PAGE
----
By request, I went back and gave Soukyuu no Fafner: Dead Aggressor Exodus a once over. Like any second season for a show, whose first season I did not have a chance to watch, SnF:DA-E had a serious challenge before it: digesting an obviously complex sci-fi/alien invasion plot populated by dozens of characters coherently AND simultaneously presenting the new content and basis for the second season.
[Soukyuu no Fafner’s original season aired in
Fall 2013 Summer 2004.]
For all intensive purposes, SnF succeeds — I vaguely understand who/what/where everything was and is now and SnF’s strong visual effort makes a compelling argument for why I should give it a chance.
Unfortunately, while the clips effectively paint each character’s archetype in an approachable way, much of the flashback dialogue came off as unintentionally funny. “I’m doing it for my Bro!”, “Oh No, I killed an Ally!” “General, you are bleed! We must find survivors!”…it all rings a little hollow.
To sum up: Aliens attack and kick humanity’s duff. However, humanity eventually fights back with brain-powered mecha that are piloted by teenagers. A major battle happens on Hawaii, one of humanity’s last food-supply bases in the Pacific, and…well…basically it all falls apart.
Whatever happens to the pilots, which the clips imply was mostly not winning, the UN ultimately nukes the island three times and still doesn’t manage to kill the aliens. However, a little girl with a crystal in her shoe is spared and that brings us to the new stuff…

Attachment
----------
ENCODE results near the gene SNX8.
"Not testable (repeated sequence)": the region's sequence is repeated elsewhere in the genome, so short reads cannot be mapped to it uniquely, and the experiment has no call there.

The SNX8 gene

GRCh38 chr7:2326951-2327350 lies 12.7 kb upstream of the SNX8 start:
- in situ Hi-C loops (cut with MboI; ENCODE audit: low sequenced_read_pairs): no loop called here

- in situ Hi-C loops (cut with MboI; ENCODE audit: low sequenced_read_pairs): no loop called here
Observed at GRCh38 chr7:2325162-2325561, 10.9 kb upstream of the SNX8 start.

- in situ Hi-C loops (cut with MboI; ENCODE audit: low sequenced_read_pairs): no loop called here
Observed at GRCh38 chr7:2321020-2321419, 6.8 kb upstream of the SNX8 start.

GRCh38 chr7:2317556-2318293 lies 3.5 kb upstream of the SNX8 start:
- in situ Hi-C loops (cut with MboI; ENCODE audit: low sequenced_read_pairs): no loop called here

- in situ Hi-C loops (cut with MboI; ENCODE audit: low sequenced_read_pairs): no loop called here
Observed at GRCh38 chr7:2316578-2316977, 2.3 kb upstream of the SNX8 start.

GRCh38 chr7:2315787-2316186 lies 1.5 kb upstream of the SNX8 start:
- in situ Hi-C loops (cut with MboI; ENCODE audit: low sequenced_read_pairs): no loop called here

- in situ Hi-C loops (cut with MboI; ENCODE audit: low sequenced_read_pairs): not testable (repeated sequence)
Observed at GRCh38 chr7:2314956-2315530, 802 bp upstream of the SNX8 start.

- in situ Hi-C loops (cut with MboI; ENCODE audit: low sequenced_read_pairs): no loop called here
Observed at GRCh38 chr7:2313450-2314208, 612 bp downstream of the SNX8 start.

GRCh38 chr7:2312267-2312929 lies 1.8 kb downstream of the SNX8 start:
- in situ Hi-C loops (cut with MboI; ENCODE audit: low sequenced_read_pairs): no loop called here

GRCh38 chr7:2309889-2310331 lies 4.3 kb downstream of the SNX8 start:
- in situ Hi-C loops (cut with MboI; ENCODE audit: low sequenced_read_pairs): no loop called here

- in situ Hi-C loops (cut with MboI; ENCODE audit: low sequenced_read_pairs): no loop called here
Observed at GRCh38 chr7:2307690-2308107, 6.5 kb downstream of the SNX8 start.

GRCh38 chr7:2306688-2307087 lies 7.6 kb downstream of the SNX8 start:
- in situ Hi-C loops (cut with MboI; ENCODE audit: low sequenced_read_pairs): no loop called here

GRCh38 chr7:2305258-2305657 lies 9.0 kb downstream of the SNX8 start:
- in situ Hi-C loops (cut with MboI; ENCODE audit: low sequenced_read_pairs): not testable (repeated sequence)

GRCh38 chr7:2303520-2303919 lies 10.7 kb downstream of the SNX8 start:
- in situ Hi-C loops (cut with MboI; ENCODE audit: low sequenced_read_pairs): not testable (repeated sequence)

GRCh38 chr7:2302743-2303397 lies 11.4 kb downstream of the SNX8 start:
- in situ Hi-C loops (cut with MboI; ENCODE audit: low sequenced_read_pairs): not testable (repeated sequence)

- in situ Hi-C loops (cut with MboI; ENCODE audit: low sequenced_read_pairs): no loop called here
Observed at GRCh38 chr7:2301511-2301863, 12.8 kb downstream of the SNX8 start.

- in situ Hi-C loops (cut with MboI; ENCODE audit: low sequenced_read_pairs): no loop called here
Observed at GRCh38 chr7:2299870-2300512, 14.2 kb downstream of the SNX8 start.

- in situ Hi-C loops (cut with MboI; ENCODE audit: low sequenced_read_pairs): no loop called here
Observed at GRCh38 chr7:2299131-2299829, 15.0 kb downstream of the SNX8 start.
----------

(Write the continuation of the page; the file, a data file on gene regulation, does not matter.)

Following the war, a artificial island is made, which may also be a submarine and is hidden by a cloaking device out in the ocean. All of the old teenagers are there and most of them have moved on to other things. One is a teacher, another an engineer, some guys are drawing Manga on tablets, others are cooking curry.
There are also new teenagers there but they get so little face time that I can only tell you that there is a love triangle between two boys and a girl and nothing else.
Then the general from nuked Hawaii shows up on a plain with a psychic girl I think and she senses a little crazy girl who likes crayons and maybe the crystal shoe girl who lives in an Evangelion-style clone tube. I don’t know. I don’t really know who any of them are.
Then aliens show up. Probably. And the narrator gives a foreboding forecast of doom.
In its favor, FnF has sharp, brightly-colored design and wonderful backgrounds. In fact, the backgrounds that are animated in 3D may be the best I’ve seen to date. The mechs are sophisticated if not a little chunkier than Aldnoah’s and there’s a lot of tech-variety, which is admirable.
That said, everything feels sterile and FnF’s human nose design is just bizarre.
Also not in its favor, FnF has too many characters to keep track of. Sure, I’d known them all better if I had watched the first season but it’s a big cast regardless. Perhaps worse, most everyone seems like an anime stereotype.
From the Brooding Hero who’s turned away from his calling as a soldier to the Peppy Tomboy who has no idea the Class President likes her, no one felt unique or exciting.
Whatever my verdict, it won’t be entirely fair to FnF or it’s fins and even if it had excited me enough to take a deeper dive, now is not the time to go back and retro-review the previous season.
So, for now, I’ll leave it at decent looking but not enough to make the cut this season and, at least for me, probably lost to the sands of time. Sad, a little, cause I’m giving it a low 8.